Biden Touts Infrastructure at Port of Baltimore
Vice President Joe Biden highlighted the facility, which, among other winners of recent TIGER grants, has seen a jump in business thanks to booming auto exports.
Vice President Joe Biden today touted the need for federal investment in infrastructure during a visit to the Port of Baltimore, which was among the winners of the latest round of TIGER grants announced last week.
The feds awarded a $10 million grant to the Maryland Port Administration in order to make numerous improvements at the port, which has become a leader in exports, including autos.
Maryland will use the funding to increase the cargo-handling capacity at the port's Fairfield Marine Terminal, currently leased to Daimler-Chrysler. The facility, which processes automobiles and light trucks, will also get rail access to help move goods to and from the port more quickly.
The project will cost $29 million, with the state picking up the portion not covered by the feds. The Port of Baltimore leads the country in imports and exports of automobiles and "roll on/roll off" machinery used in farming and construction.
Biden emphasized how important it is for Baltimore and other ports along the East Coast to deepen their channels and expand their capacity in anticipation of the larger "post-Panamax" ships that they will start receiving, once Panama completes the expansion of its canal this year.
"Our exports are at their highest level ever, and now with the modernization of the Port of Baltimore and other East Coast ports, that number is going to do nothing but grow," Biden said.
He said the Baltimore project would improve efficiency at the port and reduce shipping costs for automakers.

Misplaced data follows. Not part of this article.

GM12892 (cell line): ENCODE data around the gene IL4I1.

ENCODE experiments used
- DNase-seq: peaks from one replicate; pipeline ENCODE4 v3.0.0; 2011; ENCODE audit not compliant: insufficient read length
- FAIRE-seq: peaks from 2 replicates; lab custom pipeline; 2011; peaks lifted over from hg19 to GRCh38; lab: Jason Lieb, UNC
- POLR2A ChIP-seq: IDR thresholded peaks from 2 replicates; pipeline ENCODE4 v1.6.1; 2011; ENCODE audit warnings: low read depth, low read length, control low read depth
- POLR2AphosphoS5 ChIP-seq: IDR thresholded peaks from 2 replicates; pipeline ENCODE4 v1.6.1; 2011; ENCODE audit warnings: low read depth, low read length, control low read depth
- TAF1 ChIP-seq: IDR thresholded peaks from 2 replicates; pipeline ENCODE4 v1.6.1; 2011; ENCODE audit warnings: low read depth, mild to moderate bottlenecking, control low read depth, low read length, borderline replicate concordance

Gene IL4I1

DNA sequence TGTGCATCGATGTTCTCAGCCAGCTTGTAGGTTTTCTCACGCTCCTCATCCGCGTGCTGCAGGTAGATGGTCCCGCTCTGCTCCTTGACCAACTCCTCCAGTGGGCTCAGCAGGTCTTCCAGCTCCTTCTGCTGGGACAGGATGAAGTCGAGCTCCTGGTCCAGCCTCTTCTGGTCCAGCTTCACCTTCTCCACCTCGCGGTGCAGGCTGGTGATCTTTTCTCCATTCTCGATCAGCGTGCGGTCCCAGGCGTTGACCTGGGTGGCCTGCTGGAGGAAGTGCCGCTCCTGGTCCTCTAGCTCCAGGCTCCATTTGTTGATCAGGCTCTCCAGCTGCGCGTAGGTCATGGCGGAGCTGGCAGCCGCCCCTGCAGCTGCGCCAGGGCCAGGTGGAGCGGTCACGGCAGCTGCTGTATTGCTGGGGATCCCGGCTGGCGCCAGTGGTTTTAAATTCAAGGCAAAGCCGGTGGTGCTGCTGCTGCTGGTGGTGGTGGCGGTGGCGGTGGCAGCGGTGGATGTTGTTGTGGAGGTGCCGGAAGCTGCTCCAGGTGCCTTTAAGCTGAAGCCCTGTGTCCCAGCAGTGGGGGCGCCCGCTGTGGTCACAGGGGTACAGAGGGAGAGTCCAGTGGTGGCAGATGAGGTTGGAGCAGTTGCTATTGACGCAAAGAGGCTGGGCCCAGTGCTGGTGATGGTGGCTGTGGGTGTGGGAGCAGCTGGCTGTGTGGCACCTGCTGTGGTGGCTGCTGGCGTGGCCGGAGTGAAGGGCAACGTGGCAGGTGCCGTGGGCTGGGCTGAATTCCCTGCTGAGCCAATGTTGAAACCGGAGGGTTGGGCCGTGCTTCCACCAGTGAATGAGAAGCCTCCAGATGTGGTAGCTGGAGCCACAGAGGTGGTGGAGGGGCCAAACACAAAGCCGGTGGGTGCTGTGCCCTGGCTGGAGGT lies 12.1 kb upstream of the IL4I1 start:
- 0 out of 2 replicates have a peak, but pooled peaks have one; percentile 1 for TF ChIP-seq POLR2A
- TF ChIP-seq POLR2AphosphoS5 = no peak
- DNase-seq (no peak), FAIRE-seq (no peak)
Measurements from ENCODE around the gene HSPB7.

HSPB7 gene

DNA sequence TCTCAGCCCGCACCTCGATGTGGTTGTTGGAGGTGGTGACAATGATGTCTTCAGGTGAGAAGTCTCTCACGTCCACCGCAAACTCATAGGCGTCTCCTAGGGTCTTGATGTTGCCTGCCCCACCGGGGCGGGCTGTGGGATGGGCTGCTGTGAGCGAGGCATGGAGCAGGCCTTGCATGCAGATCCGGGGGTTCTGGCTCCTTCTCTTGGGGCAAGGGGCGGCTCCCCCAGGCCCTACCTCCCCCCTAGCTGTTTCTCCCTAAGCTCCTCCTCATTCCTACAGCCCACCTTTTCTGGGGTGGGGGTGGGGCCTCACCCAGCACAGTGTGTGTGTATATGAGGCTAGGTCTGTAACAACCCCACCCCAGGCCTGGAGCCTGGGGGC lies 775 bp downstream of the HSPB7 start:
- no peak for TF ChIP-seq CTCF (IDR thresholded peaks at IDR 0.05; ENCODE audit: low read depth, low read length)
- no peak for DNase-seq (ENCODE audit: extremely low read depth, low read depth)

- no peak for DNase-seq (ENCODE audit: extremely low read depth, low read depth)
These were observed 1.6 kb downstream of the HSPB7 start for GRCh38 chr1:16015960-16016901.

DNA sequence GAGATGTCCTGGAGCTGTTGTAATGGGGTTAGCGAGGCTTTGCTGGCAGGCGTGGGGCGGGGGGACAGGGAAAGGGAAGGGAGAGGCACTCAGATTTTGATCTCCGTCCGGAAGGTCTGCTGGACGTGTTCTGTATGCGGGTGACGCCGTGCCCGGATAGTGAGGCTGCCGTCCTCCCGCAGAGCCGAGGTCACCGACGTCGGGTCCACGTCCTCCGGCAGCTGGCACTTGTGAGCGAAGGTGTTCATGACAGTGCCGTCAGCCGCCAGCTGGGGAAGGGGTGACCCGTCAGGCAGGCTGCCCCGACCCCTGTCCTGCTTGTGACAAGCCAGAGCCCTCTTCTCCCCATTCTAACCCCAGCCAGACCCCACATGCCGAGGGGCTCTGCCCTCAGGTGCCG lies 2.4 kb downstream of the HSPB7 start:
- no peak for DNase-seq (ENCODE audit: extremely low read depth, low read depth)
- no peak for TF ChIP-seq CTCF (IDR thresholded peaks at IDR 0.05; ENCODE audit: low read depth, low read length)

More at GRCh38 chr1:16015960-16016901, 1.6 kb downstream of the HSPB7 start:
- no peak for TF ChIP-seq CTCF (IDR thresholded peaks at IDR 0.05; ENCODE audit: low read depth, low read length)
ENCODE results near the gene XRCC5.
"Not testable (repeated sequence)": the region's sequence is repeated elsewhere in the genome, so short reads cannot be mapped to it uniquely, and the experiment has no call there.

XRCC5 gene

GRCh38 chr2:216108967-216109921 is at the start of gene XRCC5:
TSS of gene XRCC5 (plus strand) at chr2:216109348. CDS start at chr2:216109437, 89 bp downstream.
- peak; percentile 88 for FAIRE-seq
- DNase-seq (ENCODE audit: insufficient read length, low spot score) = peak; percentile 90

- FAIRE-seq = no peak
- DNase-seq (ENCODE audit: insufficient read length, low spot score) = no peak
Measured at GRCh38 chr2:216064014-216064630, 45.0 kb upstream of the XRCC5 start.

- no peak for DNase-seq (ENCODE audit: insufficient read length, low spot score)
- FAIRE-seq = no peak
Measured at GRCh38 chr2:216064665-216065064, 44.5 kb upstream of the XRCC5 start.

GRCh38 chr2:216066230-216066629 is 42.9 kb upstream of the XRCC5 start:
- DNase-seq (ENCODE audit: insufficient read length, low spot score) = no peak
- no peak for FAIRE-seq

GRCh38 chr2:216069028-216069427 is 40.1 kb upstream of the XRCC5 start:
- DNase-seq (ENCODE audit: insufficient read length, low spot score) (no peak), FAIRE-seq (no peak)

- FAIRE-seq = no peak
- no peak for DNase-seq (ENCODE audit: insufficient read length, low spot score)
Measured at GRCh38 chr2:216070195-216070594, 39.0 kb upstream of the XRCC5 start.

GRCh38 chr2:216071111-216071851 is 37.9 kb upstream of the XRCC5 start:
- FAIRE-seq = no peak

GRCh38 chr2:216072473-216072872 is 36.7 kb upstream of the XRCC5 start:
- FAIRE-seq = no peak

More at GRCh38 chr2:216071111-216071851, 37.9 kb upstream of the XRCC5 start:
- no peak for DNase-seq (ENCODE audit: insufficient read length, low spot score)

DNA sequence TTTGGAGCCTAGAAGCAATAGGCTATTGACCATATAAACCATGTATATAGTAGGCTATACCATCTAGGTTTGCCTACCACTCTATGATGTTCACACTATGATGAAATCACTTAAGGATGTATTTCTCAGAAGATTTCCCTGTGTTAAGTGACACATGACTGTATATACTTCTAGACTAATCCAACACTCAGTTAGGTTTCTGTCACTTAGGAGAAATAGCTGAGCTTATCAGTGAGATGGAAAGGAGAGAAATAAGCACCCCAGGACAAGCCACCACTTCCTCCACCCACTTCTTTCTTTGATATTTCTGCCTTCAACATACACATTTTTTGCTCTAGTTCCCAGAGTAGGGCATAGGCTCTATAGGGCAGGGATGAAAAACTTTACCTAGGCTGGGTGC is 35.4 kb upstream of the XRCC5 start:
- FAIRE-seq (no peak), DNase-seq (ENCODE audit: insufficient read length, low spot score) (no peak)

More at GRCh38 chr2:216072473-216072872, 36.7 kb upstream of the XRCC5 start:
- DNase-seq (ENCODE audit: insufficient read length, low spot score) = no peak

Transportation Secretary Anthony Foxx, who also attended the event, echoed Biden's remarks and touted the importance of the TIGER grant program, citing its role in repairing roadways, improving freight facilities, and supporting innovative projects.
For several years, U.S. ports along the East Coast have been busily preparing for the expansion of the Panama Canal, and many have argued that the feds have not done enough in recent years to help.
That may be changing. Earlier this year, the Senate passed legislation that would result in more spending on maintenance of harbors -- long a priority for port advocates -- and the president recently announced procedures designed to permit some federal permitting for infrastructure projects.
Meanwhile, the American Association of Port Authorities notes that the proportion of port projects getting TIGER funding is on the rise. Ports got 12 awards totaling $103.7 million, or 21.9 percent of all TIGER funding this year. The very first round of TIGER funding gave just 7 percent of grant money to ports.
Still, TIGER funding represents just a small portion of total federal transportation dollars, which amount to about $52.5 billion. As Transportation Issues Daily notes today, "TIGER V barely moves the needle in funding transportation projects."
That's especially troubling, since both the White House and Congress have failed to seriously consider new major sources of transportation revenue despite rhetoric touting the need to invest.
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